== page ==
AI Case Study
Lion spews out poetry in Trafalgar Square using deep learning for London Design Week
For London Design Festival 2018, Luke Halls Studio in collaboration with LUX Technical, Stage One, creative technologist Ross Goodwin and the Lab at Google Arts & Culture created a 1:1 replica of the lion sculptures at Trafalgar square. The fifth lion that has joined the famous pride has been painted in fluorescent red and invites the crowd to "feed" it with words. With each word, the lion generates a two-line poem using a long short-term memory (LSTM) recurrent neural network (RNN), which has learnt to predict the next text character based on 25 million words of 19th century poetry.
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"For London Design Festival 2018, a fifth fluorescent red lion joins the famous pride in Trafalgar Square. The new lion will not be silent: it will ROAR.
Everyone is invited to ‘feed the lion’, and this lion only eats words.
Each word the lion digests is the starting point from which a two-line poem is generated, by an algorithm trained on 25 million words of 19th century poetry, the century the lions came to be.
By daylight, the ever-evolving collective poem will light up the mouth of the lion accompanied by a choral roar. By night, the poem will be projection-mapped over the lion and onto Nelson’s Column itself: a beacon of streaming text inviting others to join in and add their voice.
The poetry is generated by an artificial neural network model that has learnt to write by reading millions of words of 19th century poetry.
To run the algorithm, it requires a network of hardware and software communicating each words submitted to the algorithm and then sending the generated poem to the audio and visual outputs. This allows for the artwork to respond in real time to the ever-evolving poem.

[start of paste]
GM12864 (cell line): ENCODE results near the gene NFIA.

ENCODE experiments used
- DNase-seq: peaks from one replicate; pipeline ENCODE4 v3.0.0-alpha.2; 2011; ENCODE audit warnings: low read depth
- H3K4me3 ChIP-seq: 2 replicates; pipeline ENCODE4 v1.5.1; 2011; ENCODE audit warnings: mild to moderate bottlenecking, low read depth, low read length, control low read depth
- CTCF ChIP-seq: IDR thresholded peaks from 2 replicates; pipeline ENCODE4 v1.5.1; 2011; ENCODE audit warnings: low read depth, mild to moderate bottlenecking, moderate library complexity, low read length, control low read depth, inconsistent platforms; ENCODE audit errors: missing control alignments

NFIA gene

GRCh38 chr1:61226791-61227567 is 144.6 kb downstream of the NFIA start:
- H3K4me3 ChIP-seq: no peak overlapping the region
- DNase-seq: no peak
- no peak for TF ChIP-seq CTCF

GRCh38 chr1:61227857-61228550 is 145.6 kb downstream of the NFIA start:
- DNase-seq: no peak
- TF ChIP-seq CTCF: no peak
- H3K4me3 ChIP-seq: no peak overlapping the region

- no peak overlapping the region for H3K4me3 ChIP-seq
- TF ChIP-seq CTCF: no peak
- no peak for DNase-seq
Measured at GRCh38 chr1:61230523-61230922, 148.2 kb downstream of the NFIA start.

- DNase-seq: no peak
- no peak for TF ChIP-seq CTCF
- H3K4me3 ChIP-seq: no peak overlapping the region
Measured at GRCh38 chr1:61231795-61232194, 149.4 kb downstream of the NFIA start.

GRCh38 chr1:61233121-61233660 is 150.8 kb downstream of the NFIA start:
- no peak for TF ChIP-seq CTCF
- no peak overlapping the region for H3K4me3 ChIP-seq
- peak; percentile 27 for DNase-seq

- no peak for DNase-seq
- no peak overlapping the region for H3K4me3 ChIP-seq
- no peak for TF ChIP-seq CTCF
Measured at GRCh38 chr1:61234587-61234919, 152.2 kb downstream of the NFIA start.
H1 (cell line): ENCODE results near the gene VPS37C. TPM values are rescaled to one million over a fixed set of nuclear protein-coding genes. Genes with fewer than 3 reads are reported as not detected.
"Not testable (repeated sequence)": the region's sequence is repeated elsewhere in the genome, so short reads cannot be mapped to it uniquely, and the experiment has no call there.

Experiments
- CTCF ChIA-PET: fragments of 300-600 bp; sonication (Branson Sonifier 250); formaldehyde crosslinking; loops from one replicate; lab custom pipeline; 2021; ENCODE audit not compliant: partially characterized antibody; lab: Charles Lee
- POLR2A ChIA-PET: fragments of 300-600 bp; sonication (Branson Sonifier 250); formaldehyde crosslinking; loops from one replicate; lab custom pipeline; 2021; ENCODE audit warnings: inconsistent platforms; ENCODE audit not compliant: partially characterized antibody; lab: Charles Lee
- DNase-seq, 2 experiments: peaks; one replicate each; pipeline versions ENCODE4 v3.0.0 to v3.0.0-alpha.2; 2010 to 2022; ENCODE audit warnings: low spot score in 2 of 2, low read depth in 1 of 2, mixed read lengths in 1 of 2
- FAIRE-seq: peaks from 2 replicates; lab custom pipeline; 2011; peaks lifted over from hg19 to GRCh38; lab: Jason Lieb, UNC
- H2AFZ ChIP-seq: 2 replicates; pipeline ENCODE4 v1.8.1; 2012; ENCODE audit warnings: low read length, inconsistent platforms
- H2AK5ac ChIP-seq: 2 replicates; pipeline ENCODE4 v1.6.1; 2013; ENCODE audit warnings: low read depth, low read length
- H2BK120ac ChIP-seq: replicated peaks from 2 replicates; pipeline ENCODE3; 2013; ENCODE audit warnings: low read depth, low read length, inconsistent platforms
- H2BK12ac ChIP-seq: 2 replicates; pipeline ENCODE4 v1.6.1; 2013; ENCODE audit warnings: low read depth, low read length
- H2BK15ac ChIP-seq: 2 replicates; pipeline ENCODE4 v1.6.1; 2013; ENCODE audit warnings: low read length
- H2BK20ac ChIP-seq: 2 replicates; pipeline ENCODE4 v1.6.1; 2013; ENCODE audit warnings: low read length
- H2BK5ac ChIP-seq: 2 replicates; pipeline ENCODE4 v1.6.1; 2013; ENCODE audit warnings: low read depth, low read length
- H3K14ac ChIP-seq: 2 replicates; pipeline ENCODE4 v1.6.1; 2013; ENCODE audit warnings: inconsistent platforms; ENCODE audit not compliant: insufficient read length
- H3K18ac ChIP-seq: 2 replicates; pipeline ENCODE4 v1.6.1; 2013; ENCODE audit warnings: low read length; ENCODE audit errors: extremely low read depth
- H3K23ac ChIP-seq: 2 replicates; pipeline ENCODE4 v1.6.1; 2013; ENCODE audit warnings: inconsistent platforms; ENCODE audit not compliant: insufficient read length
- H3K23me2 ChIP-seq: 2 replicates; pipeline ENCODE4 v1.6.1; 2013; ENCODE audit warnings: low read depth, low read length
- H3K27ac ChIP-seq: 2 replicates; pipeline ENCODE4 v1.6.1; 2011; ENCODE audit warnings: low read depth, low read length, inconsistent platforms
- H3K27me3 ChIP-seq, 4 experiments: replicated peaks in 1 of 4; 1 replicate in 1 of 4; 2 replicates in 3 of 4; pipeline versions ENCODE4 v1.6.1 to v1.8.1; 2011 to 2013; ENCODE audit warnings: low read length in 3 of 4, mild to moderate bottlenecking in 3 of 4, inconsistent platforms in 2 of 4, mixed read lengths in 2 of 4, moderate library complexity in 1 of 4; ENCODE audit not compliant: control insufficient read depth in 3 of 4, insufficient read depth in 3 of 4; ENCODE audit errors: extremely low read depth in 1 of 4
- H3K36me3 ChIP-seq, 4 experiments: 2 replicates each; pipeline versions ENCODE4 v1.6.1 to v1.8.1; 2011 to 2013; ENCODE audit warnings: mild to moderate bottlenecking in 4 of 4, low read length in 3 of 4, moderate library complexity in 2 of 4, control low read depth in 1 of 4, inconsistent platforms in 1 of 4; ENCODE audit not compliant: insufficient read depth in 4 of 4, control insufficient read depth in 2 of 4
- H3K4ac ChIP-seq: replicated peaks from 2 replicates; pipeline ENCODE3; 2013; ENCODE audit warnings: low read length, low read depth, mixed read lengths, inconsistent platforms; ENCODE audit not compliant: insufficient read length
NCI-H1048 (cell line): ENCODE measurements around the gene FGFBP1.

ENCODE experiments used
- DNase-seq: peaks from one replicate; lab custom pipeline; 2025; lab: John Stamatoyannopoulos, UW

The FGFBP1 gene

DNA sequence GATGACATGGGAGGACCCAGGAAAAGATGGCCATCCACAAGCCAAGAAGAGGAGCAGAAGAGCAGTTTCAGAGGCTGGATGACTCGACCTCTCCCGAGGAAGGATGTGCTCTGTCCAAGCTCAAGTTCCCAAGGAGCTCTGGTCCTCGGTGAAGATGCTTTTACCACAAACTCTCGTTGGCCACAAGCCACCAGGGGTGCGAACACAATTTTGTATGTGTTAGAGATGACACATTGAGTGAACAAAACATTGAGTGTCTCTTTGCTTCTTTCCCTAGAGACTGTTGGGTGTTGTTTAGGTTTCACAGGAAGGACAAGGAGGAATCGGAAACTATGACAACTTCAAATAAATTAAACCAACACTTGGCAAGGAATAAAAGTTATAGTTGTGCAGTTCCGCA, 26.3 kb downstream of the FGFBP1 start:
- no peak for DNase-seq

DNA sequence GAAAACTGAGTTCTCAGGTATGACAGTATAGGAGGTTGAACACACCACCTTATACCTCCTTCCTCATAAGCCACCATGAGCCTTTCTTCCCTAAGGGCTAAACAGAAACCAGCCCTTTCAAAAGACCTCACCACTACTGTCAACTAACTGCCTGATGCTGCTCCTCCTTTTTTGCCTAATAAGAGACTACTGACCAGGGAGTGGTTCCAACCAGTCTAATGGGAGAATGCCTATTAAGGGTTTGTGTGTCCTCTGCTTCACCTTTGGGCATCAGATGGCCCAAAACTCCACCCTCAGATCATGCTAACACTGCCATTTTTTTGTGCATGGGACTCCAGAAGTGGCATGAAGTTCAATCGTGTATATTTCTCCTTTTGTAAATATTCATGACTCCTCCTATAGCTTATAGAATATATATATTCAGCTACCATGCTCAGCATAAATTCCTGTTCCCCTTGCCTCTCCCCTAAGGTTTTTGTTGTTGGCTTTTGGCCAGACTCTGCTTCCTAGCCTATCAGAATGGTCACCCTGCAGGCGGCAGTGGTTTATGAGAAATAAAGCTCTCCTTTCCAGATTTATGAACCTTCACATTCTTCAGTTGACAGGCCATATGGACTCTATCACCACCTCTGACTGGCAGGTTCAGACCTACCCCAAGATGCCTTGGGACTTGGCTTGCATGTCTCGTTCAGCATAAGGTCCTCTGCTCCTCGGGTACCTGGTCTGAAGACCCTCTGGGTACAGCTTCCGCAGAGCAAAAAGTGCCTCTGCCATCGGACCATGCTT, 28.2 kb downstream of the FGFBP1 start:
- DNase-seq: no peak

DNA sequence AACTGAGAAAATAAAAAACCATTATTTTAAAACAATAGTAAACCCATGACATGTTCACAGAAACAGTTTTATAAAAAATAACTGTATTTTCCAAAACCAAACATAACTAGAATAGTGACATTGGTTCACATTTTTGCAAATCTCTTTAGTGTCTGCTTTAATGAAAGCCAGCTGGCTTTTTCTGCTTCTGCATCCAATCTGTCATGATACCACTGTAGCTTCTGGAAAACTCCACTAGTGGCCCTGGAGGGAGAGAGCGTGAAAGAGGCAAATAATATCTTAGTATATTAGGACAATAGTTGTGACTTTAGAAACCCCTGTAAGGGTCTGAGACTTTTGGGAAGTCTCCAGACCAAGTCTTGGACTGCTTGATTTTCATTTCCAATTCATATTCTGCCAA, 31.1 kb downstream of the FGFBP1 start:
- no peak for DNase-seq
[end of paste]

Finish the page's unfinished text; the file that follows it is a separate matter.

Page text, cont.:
To build this Google Arts & Culture worked with collaborators LUX Technical, and installed this system inside the lion.
The build of the replica lion at 1:1 scale was tasked to Stage One. They scanned one of the lions in Trafalgar Square using LiDAR, this was then cut out of 16 35kg foam blocks and then pieced together."
According to designer Es Devlin: "British design guru, Sir John Sorrell nudged me as we walked through Trafalgar Square this time last year and said: 'Landseer never wanted those lions to look so passive: he proposed a much more animated stance, but Queen Victoria found it too shocking.'"The thought lodged in my mind. What if we could invest the lion with a diversely crowd-sourced single collective poetic voice?”
To create the lion, it required a collaborative approach with different studios working together across sound design, fabrication, programming and projection
Please Feed The Lions installation at Trafalgar square as part of the London Design Week
"To generate the poem, a deep learning algorithm is used, which was created by creative technologist Ross Goodwin and the Lab at Google Arts & Culture.
The specific algorithm is known as a long short-term memory (LSTM) recurrent neural network (RNN), and it works by learning to predict the next text character (letter, space, or punctuation) over and over again, always taking into account the text that came before its current prediction. It tries over and over again to predict the next letters in its training corpus, constantly tuning millions of internal weights in the process, until it is able to do so accurately on sequences which it has not seen before.
At this point, arbitrary sequences of text can be fed in (the words submitted by visitors), and the machine will expand these submissions into its own form of poetry."
Millions of words of 19th century poetry